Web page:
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The Exam

Put your knowledge of U.S. Government & Politics to the test -- and gain some college credit in the process. The exam gives you the chance to showcase your knowledge of the following areas: constitutional underpinnings of U.S. government; political beliefs and behaviors; political parties, interest groups, and mass media; institutions of national government: the Congress, the presidency, the bureaucracy, and the federal courts; public policy; and civil rights and civil liberties.

About the Exam

The two-hour and 25-minute test includes a 45-minute multiple-choice section and a 100-minute free-response section. When studying for the exam, keep in mind that you'll be tested on the following skills, abilities, and knowledge:

  • Knowledge of facts, concepts, and theories pertaining to U.S. government and politics
  • Understanding of typical patterns of political processes and behavior and their consequences (including the components of political behavior, the principles used to explain or justify various government structures and procedures, and the political effects of these structures and procedures)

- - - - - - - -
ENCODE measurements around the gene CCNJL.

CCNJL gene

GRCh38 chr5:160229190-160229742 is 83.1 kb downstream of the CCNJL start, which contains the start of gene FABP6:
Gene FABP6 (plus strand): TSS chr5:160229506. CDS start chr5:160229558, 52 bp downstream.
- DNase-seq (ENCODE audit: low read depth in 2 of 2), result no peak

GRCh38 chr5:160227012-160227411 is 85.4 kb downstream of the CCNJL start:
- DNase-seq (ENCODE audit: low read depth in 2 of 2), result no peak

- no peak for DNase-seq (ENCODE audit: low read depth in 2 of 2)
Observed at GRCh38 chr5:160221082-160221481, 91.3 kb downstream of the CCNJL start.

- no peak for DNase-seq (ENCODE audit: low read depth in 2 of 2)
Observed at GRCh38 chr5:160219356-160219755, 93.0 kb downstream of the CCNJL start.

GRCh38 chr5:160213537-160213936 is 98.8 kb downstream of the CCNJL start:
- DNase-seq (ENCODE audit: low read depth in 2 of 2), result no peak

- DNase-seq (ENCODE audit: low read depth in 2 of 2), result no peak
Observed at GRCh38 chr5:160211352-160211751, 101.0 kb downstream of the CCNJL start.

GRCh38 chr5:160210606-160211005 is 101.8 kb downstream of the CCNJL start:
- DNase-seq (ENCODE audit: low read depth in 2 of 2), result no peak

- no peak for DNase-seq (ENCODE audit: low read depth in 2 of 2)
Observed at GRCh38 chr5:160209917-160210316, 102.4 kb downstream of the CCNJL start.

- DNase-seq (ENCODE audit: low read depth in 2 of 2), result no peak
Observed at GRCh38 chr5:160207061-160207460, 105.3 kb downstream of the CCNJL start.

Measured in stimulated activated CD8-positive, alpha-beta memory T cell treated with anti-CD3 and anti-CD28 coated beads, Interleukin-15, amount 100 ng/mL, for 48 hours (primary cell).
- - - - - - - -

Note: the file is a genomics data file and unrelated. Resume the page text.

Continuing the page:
• Analysis and interpretation of data and relationships in U.S. government and politics
  • Written analysis and interpretation of the subject matter of U.S. government and politics

Section I: Multiple-Choice

There are 60 questions in the multiple-choice section. Unlike other multiple-choice tests, random guessing can hurt your final score. While you don't lose anything for leaving a question blank, one quarter of a point is subtracted for each incorrect answer on the test. But if you have some knowledge of the question and can eliminate one or more answers, it's usually to your advantage to choose what you believe is the best answer from the remaining choices.

Section II: Free-Response

You'll have 100 minutes total to answer the four free-response questions. Each essay is weighted equally toward your final score. It's recommended that you spend 25 minutes on each question.

For the most part, the questions require you to integrate knowledge from different content areas. You may have to discuss examples, elucidate or evaluate general principles of U.S. government and politics, and/or analyze U.S. political relationships or events.

Each essay should demonstrate your ability to organize a coherent answer about the specific question; interpret and analyze tables, charts, and/or graphs, and draw logical conclusions from the data in relation to general political concepts or relationships; and stay on task.

Scoring the Exam

The multiple-choice and free-response sections receive equal weight toward your final exam grade.